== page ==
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Thread: Lightning Photography Techniques

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    Question Lightning Photography Techniques

    Hi guys,

    I'd like to hear a bit more about preferred techniques for lightning photography, now that I'm back up in Brisbane, and this weekend is supposed to be another 'good' one.

    Up til now I've been doing exposure times of between about 4 and 10 seconds, taking lots of pictures, then picking out the ones where lightning actually hit.


    Any other techniques to try out?


    {edit: these were taken a few weeks ago, tripod, exposure around 4sec. I'd taken a few more with exposures around 10sec as well}
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    Last edited by random; 05-12-2008 at 8:15am.
    http://bleepy-smurf.deviantart.com/

    Nikon D80, 18-200VR, 50mm F1.4, 18-135

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    Member David Kembrey's Avatar
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    Hi Random, have a look at this site, has some great information on how to photograph lightning


    http://www.hillsrain.com/lightning/lightning_tute.shtml
    C&C most welcome, please if reworks are made post what adjustments etc have been made so I can learn from them

    Thanks

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    Nice! Thanks David.

    I have the little IR remote (saw it at a shop once for something really cheap like $10 or $15 and just picked it up). But I didn't realize I could use that.

    I've figured out how to use the right settings and trigger from that, so I will check it out - probably tonight if the weather-man has got his act together.

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    Another good tip is to perhaps try shooting in jpeg, as when you shoot long exposures in raw, it just takes ages for the camera (which ever camera body your using) to buffer it into the memory card. This is precious seconds before you can setup to fire off the next shot. Ideally you want to be firing off as many shots as you can, at whatever exposure you've decided to shoot at (i preference anything above f/12 and with a shutter speed of 20-30secs, underexposed by about 1-2 stops)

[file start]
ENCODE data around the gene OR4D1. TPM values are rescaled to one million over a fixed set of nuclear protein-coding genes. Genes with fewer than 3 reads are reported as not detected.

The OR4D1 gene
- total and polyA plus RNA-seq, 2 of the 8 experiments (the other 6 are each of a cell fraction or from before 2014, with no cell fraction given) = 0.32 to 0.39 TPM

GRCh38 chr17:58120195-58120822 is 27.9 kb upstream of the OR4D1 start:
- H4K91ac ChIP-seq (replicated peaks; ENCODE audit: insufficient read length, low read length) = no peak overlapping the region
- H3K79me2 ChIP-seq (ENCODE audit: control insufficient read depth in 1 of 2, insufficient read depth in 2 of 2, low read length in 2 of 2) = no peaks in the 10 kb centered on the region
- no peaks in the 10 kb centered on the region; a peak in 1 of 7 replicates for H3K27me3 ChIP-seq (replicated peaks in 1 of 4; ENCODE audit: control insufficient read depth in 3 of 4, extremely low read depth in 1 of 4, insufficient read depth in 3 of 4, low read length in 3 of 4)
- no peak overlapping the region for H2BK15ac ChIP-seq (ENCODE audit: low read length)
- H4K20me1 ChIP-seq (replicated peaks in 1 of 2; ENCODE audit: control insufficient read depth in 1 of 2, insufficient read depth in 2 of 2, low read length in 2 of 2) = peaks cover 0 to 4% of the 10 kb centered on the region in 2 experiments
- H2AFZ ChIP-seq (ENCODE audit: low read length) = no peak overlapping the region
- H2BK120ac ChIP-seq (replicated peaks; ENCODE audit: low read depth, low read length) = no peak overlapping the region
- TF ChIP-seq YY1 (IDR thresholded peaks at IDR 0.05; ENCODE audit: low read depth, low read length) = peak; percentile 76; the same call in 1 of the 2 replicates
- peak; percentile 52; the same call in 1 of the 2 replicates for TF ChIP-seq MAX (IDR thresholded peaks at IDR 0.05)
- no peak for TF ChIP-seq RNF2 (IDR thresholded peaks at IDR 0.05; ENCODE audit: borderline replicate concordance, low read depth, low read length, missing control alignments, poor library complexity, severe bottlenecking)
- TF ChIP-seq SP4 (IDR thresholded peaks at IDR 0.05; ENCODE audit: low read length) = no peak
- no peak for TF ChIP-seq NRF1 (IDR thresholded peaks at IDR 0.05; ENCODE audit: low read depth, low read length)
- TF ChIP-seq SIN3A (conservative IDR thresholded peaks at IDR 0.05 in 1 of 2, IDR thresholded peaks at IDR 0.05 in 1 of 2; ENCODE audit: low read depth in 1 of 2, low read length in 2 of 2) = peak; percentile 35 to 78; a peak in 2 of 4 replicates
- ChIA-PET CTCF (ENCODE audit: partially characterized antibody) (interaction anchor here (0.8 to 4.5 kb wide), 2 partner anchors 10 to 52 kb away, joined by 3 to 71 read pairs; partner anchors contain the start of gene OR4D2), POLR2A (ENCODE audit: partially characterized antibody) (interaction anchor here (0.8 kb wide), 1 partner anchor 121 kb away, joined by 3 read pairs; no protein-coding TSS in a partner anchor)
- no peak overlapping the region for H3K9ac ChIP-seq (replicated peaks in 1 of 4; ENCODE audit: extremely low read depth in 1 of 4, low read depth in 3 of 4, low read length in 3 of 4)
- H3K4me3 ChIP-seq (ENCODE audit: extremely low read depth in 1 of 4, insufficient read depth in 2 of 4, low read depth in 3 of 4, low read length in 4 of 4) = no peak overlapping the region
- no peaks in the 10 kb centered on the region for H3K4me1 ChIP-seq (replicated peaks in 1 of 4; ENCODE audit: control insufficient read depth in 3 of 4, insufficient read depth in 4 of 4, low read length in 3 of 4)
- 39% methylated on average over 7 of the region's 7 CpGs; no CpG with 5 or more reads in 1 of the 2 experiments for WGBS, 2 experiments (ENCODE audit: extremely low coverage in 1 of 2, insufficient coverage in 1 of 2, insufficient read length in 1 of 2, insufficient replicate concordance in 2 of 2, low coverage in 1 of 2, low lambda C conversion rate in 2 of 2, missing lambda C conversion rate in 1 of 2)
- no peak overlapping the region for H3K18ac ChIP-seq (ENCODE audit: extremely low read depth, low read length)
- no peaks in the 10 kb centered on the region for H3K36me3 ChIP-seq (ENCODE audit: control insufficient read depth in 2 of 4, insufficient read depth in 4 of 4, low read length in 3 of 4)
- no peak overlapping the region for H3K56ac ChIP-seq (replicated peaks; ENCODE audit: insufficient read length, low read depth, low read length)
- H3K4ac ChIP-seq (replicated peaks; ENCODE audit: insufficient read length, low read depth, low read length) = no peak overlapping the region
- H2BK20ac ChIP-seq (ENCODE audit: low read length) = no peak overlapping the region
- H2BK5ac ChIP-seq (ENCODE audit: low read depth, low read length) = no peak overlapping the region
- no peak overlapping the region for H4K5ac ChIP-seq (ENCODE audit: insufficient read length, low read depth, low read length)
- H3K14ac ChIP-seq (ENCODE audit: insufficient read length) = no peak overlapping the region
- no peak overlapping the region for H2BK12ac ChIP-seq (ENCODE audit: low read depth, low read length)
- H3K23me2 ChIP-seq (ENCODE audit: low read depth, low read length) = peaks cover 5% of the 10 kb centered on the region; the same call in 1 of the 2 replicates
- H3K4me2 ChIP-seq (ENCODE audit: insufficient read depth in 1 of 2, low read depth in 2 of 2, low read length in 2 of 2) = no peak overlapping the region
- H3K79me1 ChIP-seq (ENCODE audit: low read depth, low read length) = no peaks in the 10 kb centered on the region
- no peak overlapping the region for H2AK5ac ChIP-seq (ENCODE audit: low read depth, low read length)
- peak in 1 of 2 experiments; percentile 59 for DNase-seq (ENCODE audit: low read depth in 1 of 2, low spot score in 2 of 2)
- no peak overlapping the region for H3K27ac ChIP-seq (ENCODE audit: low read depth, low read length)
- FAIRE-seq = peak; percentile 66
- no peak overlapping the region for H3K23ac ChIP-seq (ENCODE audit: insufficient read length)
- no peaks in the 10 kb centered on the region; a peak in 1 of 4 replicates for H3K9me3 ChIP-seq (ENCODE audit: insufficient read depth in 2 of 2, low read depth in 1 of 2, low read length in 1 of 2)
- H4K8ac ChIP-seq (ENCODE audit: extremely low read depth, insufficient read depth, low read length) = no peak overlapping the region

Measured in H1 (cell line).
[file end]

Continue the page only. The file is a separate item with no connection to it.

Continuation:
Goodluck! Stay safe, Storm chasing is fun!

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    Aha! that happens! yeah. and that's why i was slowing down the exposure time a bit.

    I have a few tips to try out tonight!

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    Thanks for the thread and the link. Good info here.
    Michael.

    Camera: Canon EOS 400D w/ Battery Grip (BG-E3)
    Lenses: Sigma 10-20, Sigma 24-70, Canon 50 f/1.8 & Sigma 70-200
    Software: Adobe Photoshop Lightroom 1.4 and Photoshop CS3
    Photos: http://www.flickr.com/photos/mrjorge/

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    Member David Kembrey's Avatar
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    The times that I have managed to photograph lightning with the SLR, its just been a case of point at where the storm is, press teh shutter button on cable release count to 10 or 15 secs and close the shutter, of course works well when you have a really active storm. The way I used to take storm photos on the P&S was just use continuous mode and keep firing.

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    Tim aka Hillsrain produces some very nice lightning and from his home location he has awesome views also.

    Around the city, unfortunately this reduces the amount of time you can keep the shutter open for.

    You will always miss strikes as each storm is different and different settings are needed, you vary the aperture settings to get the bolt right, you adjust the exposure settings to get the foreground/background right.

    Lightning is a flash event, you use it to your advantage and hope for the best.

    Don't be disappointed, even the best lightning photoraphers will go through hundreds of shot for that one special shot.

    Treat Lightning like kids, it will sit there for a little while but it will eventually move away.

    Watching storms and learning how they behave will increase your chances at getting a better shot.

    Keep away from areas that are prone to flooding.

    Although difficult at times, try and stay of a thunderstorm, most of the time the lightning will be clearer and out of the main rain curtain.

    Be careful during thunderstorms, I know a couple of good friends who have been indirectly "hit" by lightning, it comes quick, and almost without a warning. It's that one strike that could end your life.
    Andrew.
    comments and criticisms are always appreciated.
    Unless I post into the "NOT FOR CRITIQUE" section then the above doesn't apply.


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